Forest rangers had conducted a grid search on Tuesday on the summit of Scarface but found no signs of McKay or evidence of his presence, Winchell said.
“The body was located outside of (Tuesday’s) search area. Forest rangers assisted in the removal of the body from the mountain." Winchell said via email.
“The large black bag that he had been previously seen with was present at the location. All of the materials found at site were turned over to the State Police for their investigation into Mr. McKay's death.”
From Canberra, Australia, McKay had arrived in Saranac Lake shortly before New Year’s Eve and stayed one night at a local hotel.
He sent an email to his father in Australia from the hotel lobby. His correspondence gave all of his personal belongings to his father, indicating he did not plan to return home.
The soldier had breakfast in Saranac Lake on Dec. 31 then proceeded to walk out of the village headed east toward Lake Placid. He was spotted by passers-by on Route 86, and then again walking down the railroad tracks not far from the Federal Correctional Institute in Ray Brook.
The trailhead to Scarface Mountain is not far from Route 86.
McKay had served in Afghanistan. His father had alerted police that the soldier suffered from post traumatic stress disorder.
— Staff Writer Dan Heath contributed to this report.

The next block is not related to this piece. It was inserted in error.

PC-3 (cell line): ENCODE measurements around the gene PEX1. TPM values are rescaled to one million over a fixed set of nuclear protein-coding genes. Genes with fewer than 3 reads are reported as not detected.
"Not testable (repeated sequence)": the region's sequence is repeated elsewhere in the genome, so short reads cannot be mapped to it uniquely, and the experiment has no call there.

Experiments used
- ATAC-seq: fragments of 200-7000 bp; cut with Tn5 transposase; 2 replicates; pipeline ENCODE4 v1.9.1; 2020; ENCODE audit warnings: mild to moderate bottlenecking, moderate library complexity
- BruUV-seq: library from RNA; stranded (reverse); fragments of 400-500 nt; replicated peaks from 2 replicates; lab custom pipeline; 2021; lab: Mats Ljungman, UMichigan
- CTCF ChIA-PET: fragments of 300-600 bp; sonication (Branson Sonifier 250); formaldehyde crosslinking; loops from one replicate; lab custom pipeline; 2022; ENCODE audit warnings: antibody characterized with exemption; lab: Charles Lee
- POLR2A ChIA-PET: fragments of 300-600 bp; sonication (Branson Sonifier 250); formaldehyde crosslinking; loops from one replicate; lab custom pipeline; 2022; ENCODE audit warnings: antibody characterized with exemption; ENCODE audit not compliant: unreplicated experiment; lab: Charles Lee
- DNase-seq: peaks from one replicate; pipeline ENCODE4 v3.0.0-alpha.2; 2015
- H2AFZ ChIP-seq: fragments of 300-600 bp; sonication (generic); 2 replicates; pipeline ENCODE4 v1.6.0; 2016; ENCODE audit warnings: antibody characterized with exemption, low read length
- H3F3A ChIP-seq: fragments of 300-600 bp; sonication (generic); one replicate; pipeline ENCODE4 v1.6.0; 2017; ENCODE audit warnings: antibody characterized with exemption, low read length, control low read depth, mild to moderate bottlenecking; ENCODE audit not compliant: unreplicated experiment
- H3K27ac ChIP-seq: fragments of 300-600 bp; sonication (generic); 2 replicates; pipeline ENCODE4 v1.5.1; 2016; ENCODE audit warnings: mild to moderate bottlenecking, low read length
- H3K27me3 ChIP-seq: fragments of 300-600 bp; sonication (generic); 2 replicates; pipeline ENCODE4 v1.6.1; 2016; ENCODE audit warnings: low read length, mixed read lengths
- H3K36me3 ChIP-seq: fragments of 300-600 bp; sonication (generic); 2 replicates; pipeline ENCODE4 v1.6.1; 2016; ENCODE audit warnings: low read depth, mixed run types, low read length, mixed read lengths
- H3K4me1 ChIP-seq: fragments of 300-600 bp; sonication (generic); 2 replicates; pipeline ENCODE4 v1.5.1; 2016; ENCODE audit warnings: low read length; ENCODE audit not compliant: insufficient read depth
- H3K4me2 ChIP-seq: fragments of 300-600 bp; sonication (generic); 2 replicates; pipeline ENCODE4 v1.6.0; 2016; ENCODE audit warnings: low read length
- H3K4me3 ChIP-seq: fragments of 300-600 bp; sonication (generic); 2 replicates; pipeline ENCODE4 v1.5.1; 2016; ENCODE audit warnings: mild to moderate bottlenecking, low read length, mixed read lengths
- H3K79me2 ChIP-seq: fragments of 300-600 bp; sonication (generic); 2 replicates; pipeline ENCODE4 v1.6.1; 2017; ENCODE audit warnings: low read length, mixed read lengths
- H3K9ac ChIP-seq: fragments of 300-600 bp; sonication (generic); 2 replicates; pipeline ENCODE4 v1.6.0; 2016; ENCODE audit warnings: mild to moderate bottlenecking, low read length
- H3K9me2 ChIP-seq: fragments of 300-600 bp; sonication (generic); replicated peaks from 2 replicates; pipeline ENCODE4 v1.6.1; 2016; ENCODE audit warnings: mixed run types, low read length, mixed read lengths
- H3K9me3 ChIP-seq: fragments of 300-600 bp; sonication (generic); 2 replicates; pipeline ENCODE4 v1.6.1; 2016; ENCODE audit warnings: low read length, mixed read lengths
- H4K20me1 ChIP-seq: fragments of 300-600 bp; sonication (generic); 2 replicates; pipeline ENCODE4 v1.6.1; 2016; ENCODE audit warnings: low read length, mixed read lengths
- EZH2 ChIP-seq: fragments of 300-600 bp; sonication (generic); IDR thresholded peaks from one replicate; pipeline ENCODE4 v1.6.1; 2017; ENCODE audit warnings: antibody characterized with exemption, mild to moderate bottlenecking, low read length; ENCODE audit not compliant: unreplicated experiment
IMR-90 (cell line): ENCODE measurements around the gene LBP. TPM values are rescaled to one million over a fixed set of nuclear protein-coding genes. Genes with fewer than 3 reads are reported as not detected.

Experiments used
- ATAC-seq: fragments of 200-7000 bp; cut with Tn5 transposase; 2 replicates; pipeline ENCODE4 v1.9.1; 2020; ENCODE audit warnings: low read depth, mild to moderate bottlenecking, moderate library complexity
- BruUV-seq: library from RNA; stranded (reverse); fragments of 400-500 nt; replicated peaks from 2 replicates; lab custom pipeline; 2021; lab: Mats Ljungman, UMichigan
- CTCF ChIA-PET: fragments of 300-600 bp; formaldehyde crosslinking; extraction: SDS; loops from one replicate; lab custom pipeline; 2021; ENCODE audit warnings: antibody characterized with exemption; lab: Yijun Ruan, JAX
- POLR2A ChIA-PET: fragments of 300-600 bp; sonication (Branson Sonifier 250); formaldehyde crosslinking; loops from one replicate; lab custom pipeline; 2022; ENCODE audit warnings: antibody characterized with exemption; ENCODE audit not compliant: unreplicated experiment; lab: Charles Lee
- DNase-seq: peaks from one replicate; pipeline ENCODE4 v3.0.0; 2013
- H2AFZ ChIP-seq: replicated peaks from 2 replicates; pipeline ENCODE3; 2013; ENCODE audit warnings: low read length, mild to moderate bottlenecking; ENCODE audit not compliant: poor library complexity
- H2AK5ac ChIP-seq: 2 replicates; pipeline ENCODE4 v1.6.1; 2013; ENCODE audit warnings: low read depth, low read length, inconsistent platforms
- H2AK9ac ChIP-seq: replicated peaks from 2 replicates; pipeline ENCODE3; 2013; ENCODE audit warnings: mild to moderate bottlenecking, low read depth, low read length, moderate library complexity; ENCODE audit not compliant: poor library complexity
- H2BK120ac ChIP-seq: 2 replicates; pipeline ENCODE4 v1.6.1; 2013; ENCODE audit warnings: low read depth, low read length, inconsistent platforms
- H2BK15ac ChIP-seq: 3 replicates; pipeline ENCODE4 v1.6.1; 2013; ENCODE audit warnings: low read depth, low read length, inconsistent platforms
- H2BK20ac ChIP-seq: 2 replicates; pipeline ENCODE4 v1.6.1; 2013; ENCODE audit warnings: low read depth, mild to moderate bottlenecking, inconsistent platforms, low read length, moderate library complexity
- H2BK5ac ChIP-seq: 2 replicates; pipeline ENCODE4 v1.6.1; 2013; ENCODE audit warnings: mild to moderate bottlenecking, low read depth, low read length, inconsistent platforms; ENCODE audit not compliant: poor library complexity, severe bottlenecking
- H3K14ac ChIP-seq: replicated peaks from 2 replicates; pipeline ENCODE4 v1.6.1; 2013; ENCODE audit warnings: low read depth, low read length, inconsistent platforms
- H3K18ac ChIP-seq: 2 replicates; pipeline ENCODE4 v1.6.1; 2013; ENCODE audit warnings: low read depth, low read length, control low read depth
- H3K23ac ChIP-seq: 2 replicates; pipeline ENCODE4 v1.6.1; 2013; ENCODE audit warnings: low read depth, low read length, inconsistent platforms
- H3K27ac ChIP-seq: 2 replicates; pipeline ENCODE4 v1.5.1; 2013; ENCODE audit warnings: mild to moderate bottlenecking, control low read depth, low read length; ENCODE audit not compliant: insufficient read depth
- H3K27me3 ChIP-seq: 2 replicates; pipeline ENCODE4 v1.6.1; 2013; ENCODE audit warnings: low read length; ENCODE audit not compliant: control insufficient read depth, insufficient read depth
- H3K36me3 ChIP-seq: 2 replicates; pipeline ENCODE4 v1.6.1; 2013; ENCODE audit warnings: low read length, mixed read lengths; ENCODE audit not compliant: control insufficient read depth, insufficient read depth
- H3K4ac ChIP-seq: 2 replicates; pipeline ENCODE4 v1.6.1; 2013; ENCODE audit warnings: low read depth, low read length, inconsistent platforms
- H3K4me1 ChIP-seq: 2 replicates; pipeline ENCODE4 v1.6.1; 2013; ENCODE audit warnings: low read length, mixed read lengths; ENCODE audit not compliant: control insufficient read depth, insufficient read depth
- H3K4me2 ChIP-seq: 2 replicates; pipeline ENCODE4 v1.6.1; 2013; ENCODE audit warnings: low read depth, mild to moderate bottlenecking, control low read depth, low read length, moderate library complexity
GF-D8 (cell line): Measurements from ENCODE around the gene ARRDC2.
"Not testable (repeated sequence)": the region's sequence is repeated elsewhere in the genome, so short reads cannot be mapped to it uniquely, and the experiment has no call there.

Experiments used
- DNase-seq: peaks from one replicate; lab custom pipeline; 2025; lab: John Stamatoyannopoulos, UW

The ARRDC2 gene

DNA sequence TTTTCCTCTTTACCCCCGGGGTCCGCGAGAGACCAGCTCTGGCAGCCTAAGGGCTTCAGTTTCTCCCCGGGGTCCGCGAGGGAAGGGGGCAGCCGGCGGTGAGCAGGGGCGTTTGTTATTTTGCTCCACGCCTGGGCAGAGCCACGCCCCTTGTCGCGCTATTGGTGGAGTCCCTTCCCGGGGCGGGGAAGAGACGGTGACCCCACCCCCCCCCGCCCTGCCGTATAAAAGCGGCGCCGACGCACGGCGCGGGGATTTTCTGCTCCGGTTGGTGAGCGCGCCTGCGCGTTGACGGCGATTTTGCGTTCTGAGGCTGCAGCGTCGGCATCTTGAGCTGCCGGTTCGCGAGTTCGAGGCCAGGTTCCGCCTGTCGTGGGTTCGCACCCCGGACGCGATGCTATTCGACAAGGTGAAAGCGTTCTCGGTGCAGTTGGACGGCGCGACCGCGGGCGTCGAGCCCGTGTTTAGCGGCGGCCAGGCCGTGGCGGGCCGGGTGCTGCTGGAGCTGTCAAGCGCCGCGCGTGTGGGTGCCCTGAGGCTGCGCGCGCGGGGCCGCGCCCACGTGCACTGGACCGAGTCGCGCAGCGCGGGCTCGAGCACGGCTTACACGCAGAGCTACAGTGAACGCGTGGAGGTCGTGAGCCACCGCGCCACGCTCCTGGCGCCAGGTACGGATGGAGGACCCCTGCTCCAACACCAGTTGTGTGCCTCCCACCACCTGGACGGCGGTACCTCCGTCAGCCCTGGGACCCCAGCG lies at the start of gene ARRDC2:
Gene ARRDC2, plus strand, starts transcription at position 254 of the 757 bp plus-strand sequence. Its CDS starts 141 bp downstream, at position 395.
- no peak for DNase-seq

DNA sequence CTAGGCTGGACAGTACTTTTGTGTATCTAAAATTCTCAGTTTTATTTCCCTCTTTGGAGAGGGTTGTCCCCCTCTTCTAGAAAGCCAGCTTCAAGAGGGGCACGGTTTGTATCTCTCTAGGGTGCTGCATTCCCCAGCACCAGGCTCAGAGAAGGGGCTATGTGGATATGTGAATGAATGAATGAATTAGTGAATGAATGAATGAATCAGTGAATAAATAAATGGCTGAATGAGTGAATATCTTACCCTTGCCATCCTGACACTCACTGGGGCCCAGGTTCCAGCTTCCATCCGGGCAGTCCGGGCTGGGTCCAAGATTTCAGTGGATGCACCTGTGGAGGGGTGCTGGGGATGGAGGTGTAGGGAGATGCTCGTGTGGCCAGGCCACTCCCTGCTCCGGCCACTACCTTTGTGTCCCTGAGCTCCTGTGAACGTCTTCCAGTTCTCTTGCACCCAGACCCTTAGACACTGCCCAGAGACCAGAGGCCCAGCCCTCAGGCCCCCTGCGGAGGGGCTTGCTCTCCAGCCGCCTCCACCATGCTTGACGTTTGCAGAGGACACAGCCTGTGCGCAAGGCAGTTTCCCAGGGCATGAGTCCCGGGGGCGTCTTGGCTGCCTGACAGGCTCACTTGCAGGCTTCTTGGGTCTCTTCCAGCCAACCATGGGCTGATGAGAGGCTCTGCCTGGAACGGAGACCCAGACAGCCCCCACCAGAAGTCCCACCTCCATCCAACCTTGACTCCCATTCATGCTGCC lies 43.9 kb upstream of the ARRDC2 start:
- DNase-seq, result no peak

A WIDE SEARCH NET
Saranac Lake Police Chief Bruce Nason expressed gratitude for assistance from numerous law enforcement agencies, volunteers and search-and-rescue personnel from near and far. The assistance and support was exceptional, he said, naming a roster of local, national and international agencies that helped find Paul J. McKay's body.
Assistance came from forest rangers, along with experienced volunteers, State Police, Lake Placid Village Police, Tupper Lake Village Police, Elmira City Police, Saratoga Springs Police, Clinton County Sheriff's Department, U.S. Border Patrol, Newark Port Authority Police Department, TSA representatives from Newark and Los Angles, Los Angeles Airport Police, Penn. Adams County Sheriff's Dept., National Park Service, Lt. Colonel Rob Crawford representing the Australian Consular's Office and Australian Defense Force, from Washington, D.C., and the Australian Federal Police.
WHERE TO GET HELP
If you’re considering suicide, instead get help by calling the following numbers:
Clinton County Mental Health, 565-4060.
Behavioral Health Services North Adult Clinic, 563-8000 (staffed around the clock).
Essex County Mental Health Clinic, 873-3670; after-hour emergencies, (888) 854-3773.
In northern Franklin County, around the clock, 483-3261; southern Franklin County, 891-5535.
For emotional crises:
The toll-free Clinton County suicide hot line number is (866) 577-3836. Out-of-county calls are accepted but other options are:
The National Suicide Prevention Lifeline, (800) 273-TALK (8255).
The Essex County Mental Health Association Hope Line, (800) 440-8074. That number is staffed 24-7; leave a message and your call will be returned within 10 minutes.
Mary Anne Cox holds a Suicide Survivors Support Group in Plattsburgh the second Wednesday of the month. Register with her ahead of time at 563-1141.